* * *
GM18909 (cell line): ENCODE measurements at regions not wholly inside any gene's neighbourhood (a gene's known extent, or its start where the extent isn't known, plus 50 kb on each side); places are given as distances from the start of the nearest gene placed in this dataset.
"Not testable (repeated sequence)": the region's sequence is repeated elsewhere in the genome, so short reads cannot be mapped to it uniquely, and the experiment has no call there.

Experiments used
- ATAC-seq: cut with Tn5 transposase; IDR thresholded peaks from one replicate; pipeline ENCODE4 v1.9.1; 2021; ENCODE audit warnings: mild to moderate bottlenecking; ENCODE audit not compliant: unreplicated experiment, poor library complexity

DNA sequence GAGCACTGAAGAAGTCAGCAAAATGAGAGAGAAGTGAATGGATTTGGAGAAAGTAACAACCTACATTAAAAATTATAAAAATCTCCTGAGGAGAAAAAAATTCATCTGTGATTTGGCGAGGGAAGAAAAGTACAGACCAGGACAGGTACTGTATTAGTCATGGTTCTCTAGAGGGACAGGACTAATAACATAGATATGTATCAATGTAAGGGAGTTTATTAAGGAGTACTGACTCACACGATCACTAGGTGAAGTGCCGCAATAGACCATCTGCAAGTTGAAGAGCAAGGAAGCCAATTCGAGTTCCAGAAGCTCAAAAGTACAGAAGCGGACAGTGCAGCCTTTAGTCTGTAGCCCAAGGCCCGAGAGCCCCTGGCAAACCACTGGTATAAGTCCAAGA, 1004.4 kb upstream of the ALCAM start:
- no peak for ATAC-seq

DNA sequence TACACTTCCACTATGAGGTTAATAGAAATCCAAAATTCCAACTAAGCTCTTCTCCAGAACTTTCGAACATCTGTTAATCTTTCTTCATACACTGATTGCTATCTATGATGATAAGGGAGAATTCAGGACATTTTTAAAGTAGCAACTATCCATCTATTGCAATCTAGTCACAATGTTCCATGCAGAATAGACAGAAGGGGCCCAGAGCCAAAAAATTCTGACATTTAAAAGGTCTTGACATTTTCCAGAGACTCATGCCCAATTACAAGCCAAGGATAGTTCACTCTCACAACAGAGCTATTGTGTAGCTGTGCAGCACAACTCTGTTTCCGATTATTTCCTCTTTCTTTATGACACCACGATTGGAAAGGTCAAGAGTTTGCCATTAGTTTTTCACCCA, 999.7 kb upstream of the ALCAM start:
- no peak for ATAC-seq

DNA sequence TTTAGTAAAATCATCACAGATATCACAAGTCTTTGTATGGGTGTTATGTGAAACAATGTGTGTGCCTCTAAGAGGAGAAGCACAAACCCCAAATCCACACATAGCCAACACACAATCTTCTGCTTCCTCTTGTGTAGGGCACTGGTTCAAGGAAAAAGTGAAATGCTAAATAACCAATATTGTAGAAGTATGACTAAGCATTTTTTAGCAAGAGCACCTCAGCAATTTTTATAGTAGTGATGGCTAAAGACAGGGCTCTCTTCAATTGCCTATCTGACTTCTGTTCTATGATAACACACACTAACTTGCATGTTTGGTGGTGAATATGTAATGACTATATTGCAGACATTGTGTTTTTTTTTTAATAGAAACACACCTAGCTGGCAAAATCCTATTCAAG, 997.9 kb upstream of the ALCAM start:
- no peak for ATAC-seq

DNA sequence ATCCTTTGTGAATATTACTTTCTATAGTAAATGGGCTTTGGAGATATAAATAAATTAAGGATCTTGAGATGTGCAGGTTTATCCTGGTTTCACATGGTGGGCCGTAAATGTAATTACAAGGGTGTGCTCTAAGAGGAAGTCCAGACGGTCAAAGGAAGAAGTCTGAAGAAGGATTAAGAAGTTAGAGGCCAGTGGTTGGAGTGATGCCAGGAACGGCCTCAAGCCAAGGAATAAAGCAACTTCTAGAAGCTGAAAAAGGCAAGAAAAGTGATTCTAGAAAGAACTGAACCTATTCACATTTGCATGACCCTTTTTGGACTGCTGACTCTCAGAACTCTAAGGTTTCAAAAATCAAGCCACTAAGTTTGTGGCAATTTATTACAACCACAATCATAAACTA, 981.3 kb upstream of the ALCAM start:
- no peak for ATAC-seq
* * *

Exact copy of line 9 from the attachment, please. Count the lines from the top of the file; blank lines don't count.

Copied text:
DNA sequence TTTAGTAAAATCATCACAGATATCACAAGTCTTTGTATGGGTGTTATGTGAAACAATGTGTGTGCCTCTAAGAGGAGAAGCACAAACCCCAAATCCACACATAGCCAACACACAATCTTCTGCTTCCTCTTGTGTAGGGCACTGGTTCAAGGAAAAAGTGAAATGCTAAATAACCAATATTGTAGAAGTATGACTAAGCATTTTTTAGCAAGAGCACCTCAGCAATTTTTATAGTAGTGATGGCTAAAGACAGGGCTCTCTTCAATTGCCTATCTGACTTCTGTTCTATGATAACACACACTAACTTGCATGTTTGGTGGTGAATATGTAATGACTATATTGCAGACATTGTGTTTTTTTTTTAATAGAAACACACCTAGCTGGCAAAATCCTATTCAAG, 997.9 kb upstream of the ALCAM start: